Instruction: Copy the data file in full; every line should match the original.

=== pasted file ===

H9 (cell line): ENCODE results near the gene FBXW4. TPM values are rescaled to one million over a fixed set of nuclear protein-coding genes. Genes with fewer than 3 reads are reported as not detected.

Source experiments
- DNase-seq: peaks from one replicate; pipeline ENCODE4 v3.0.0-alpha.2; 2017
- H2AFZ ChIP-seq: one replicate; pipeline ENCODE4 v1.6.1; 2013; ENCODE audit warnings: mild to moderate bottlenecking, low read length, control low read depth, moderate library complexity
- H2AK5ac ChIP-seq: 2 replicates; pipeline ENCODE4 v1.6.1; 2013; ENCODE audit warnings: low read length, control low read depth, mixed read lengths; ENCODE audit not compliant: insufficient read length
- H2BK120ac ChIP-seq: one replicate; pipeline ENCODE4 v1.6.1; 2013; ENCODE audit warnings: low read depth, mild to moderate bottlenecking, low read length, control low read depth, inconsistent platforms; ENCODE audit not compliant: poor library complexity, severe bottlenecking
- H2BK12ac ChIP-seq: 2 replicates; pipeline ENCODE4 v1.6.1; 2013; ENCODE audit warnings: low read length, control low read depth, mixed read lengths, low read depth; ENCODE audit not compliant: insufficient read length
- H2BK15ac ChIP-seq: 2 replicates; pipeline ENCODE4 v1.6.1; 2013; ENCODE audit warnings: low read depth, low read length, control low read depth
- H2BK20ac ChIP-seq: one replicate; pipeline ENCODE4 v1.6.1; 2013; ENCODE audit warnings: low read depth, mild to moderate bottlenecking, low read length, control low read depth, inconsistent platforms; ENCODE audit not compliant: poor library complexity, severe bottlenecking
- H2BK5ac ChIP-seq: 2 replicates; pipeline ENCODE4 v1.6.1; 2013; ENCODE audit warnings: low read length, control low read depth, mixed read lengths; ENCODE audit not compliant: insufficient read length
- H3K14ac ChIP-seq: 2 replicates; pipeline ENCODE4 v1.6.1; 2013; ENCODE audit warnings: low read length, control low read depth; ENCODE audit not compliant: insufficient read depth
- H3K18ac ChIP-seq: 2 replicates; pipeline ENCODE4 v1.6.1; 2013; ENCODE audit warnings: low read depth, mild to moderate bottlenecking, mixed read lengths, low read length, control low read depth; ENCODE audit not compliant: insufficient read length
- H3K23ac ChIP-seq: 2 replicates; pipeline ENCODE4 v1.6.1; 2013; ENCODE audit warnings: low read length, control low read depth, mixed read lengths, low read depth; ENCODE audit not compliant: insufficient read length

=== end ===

H9 (cell line): ENCODE results near the gene FBXW4. TPM values are rescaled to one million over a fixed set of nuclear protein-coding genes. Genes with fewer than 3 reads are reported as not detected.

Source experiments
- DNase-seq: peaks from one replicate; pipeline ENCODE4 v3.0.0-alpha.2; 2017
- H2AFZ ChIP-seq: one replicate; pipeline ENCODE4 v1.6.1; 2013; ENCODE audit warnings: mild to moderate bottlenecking, low read length, control low read depth, moderate library complexity
- H2AK5ac ChIP-seq: 2 replicates; pipeline ENCODE4 v1.6.1; 2013; ENCODE audit warnings: low read length, control low read depth, mixed read lengths; ENCODE audit not compliant: insufficient read length
- H2BK120ac ChIP-seq: one replicate; pipeline ENCODE4 v1.6.1; 2013; ENCODE audit warnings: low read depth, mild to moderate bottlenecking, low read length, control low read depth, inconsistent platforms; ENCODE audit not compliant: poor library complexity, severe bottlenecking
- H2BK12ac ChIP-seq: 2 replicates; pipeline ENCODE4 v1.6.1; 2013; ENCODE audit warnings: low read length, control low read depth, mixed read lengths, low read depth; ENCODE audit not compliant: insufficient read length
- H2BK15ac ChIP-seq: 2 replicates; pipeline ENCODE4 v1.6.1; 2013; ENCODE audit warnings: low read depth, low read length, control low read depth
- H2BK20ac ChIP-seq: one replicate; pipeline ENCODE4 v1.6.1; 2013; ENCODE audit warnings: low read depth, mild to moderate bottlenecking, low read length, control low read depth, inconsistent platforms; ENCODE audit not compliant: poor library complexity, severe bottlenecking
- H2BK5ac ChIP-seq: 2 replicates; pipeline ENCODE4 v1.6.1; 2013; ENCODE audit warnings: low read length, control low read depth, mixed read lengths; ENCODE audit not compliant: insufficient read length
- H3K14ac ChIP-seq: 2 replicates; pipeline ENCODE4 v1.6.1; 2013; ENCODE audit warnings: low read length, control low read depth; ENCODE audit not compliant: insufficient read depth
- H3K18ac ChIP-seq: 2 replicates; pipeline ENCODE4 v1.6.1; 2013; ENCODE audit warnings: low read depth, mild to moderate bottlenecking, mixed read lengths, low read length, control low read depth; ENCODE audit not compliant: insufficient read length
- H3K23ac ChIP-seq: 2 replicates; pipeline ENCODE4 v1.6.1; 2013; ENCODE audit warnings: low read length, control low read depth, mixed read lengths, low read depth; ENCODE audit not compliant: insufficient read length